Just in case you weren’t already aware, grits are a really popular Southern US dish that consists of dried ground corn which is then cooked in a variety of different liquids such as broth, milk, or water.
When mixed with these liquids, it takes on a really creamy and thick consistency which is quite porridge-like.
Now, you may know exactly what grits are. What you may be unsure about is whether or not they are fattening.
Well, we’ve got all the answers in this article, including whether or not grits are fattening and what the overall nutritional value of this popular dish is.
Grits Nutrition Facts
Grits are pretty packed full of nutrients and contain little fat content. So no, grits alone are not a very fattening product.
The following information is based upon one cup of regular cooked grits:
- Calories – 182
- Protein – 4g
- Fat – 1g
- Carbohydrates – 38g
- Fiber – 2g
- Folate – 25% of the RDI (reference daily intake)
- Thiamine – 18% of the RDI
- Niacin – 13% of the RDI
- Riboflavin – 12% of the RDI
- Iron – 8% of the RDI
- Vitamin B6 – 7% of the RDI
- Magnesium – 5% of the RDI
- Zinc – 4% of the RDI
- Phosphorus – 4% of the RDI
As you can see, there really isn’t all that much fat at all in grits, but what there are tons of is iron, B vitamins as well as many other ingredients that are great for your body.
However, you can get different types of grits and some do tend to be more vitamin and mineral-packed than others.
Health Benefits Of Grits
Grits as you can see, are not a massively fattening product to be eating and actually, there are loads of benefits to eating grits as you’ll see below:
- Antioxidants – Grits are packed with tons of different types of antioxidants. And this is good because antioxidants protect the cells in your body against free radical damage. And free radical damage is linked to many chronic conditions such as heart disease and some forms of cancer.
- Naturally Gluten-Free – Good news for those with celiac disease or gluten sensitivity, grits are naturally gluten-free and so are a great way to consume an alternative carb substitution without any side effects. However, I would always recommend checking the labels on grits in case of any gluten cross-contamination where they are manufactured.
- May Protect Against Degenerative Eye Disorders – Both zeaxanthin and lutein are essential eye health antioxidants that are ingredients in grits. There is some evidence that these antioxidants can protect against blue light, as well as cataracts and AMD (age-related macular degeneration.)
When Might Grits Become Fattening?
While there are many plentiful benefits from grits, there are also, of course, some issues.
The main real problem with grits is that in most cases you won’t get as much of the goodness in the quick or instant versions of grits.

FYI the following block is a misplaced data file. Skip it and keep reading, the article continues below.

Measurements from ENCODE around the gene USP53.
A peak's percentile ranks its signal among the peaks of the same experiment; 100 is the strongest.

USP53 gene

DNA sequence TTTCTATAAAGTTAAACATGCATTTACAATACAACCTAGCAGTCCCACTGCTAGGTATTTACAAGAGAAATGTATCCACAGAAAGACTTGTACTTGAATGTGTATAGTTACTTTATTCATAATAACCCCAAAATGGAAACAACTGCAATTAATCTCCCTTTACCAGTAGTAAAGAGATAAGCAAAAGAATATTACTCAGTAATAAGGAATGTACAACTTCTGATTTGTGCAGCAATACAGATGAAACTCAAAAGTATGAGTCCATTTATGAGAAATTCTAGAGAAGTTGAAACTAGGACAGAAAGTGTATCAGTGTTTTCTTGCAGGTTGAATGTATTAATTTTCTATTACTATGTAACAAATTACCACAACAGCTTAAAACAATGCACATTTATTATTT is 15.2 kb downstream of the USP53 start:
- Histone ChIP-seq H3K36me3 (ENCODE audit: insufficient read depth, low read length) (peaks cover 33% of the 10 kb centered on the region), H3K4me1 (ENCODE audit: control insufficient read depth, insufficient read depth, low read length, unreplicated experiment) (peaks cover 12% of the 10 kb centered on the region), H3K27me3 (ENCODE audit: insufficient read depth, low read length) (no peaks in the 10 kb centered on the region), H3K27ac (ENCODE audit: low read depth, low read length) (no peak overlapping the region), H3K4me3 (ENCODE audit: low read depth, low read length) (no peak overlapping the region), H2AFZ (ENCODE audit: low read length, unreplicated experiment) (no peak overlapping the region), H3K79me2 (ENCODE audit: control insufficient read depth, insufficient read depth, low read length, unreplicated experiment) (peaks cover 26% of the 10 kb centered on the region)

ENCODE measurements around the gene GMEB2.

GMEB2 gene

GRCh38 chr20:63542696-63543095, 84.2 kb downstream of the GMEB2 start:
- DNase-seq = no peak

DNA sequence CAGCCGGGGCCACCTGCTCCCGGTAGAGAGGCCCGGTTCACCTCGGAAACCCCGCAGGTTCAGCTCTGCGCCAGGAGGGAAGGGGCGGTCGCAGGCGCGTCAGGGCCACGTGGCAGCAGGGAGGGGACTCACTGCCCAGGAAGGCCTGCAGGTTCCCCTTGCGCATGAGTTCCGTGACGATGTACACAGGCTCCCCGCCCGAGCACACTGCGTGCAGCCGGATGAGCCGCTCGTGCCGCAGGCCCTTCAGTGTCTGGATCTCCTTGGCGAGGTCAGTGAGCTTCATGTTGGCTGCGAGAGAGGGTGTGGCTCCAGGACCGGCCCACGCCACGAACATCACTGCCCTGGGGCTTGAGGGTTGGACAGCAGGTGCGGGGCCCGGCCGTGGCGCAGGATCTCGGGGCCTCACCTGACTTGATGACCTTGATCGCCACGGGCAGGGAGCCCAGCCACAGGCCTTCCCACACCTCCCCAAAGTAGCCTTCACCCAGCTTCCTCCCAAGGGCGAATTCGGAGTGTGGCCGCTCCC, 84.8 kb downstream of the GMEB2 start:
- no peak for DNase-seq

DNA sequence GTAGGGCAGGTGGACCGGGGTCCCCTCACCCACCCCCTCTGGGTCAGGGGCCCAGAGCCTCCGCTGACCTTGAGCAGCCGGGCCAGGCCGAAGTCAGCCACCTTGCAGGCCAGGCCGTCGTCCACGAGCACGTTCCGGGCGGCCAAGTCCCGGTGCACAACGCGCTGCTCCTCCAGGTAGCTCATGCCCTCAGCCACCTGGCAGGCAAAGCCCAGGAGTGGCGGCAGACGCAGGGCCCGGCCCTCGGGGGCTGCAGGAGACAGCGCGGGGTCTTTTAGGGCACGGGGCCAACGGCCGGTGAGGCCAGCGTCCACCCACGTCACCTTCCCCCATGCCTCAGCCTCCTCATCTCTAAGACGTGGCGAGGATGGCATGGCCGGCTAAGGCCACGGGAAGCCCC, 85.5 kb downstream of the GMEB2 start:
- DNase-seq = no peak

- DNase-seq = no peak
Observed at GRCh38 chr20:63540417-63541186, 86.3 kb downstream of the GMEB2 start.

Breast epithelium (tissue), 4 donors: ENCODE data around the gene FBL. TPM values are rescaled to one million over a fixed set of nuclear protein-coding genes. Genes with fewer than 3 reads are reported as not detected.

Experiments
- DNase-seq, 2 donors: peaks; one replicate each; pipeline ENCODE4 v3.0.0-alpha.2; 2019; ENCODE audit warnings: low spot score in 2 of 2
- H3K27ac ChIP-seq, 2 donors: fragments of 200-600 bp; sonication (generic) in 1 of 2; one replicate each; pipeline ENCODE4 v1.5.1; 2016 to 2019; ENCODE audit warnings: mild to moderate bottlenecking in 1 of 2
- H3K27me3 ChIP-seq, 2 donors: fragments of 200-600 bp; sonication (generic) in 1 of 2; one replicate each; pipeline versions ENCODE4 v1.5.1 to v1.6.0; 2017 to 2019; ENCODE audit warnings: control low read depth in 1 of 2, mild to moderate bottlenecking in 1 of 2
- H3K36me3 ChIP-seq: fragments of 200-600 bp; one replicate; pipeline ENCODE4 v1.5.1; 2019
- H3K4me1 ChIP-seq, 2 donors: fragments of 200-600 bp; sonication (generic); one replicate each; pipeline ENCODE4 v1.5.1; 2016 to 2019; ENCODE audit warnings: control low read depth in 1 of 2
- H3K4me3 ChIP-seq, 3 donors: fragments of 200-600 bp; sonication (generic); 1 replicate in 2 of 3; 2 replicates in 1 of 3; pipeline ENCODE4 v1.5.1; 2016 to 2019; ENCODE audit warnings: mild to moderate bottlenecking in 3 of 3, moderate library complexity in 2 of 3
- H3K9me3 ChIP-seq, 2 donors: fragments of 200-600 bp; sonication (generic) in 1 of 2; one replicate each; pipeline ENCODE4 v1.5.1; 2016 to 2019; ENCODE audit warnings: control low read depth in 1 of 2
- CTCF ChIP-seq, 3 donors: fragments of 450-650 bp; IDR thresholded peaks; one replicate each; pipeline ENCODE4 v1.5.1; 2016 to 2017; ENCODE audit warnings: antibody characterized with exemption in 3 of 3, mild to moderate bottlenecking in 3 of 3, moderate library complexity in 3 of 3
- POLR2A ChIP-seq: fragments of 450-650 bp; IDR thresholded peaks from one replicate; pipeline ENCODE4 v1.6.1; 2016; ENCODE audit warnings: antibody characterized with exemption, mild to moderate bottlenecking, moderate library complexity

This is because these types of grits are often made through a process where the corn kernel pericarp and the germ are removed.
And these are the parts that hold most of the goodness – these are the areas of the grit that hold most of the nutrients.
As an example, instant grits do not contain anywhere near as much fiber in them.
And since fiber is linked to improved digestion, is what keeps you feeling full, lowers blood cholesterol, and aids weight loss, you’re not really going to want to lose that nutrition.
So you’ll want to stick to stone-ground versions where you can, but these can be quite difficult to get a hold of sometimes.
And then your main issue, is that while grits in themselves are really not that fattening, they do tend to get paired with very rich and fatty flavors.
And this can exponentially increase the fat content of your meal.
So what was once low in fat is now incredibly high. Ingredients such as milk, cheese, butter, bacon, syrups, and fried catfish are common complementary ingredients for grits.
And all of which can be high in calories and fat content. Eating too much of these foods can lead to an increase in weight, as well as obesity-related health problems such as heart disease.
So while the grits themselves are not that fattening, the additional ingredients used to make them taste appealing can be.
So it is important to try and balance flavor and health respectively.
Tips For Preparing Healthier Grits
- Try to reduce the amount of cheese and butter you use
- Swap butter for extra virgin olive oil
- Add in some veggies
- Opt for fresh fruit over sugar and syrups
- Lower the amount of milk you use and increase the broth or water.
So are grits fattening? The answer really depends on how they are cooked and made.
If you were to eat stone-ground grits with minimal extra ingredients and flavorings, then no, not at all. In fact, grits are packed to the brim with nutrients and goodness for your body.
I couldn’t recommend eating them like this enough, and you will certainly feel better for it.
However, it can not really be ignored that grits do not tend to be prepared in that manner.
And actually, in most cases, we’re using instant or quick grits that have had much of the goodness processed out of them.
And then we’re mixing them with plenty of fatty foods such as milk, cheese, syrup, bacon, and many other processed or fried meats.
And in this case, the meal itself is going to be plenty fatty, even if the grits specifically themselves are not.
Overall though, I do believe that grits are a good choice as part of a healthy balanced meal, so long as you are choosing healthier, lower calorie options to flavor them.
Stick to stone-ground grits and add some fruit and honey, and a little less milk and a little more water for a perfectly healthy treat.
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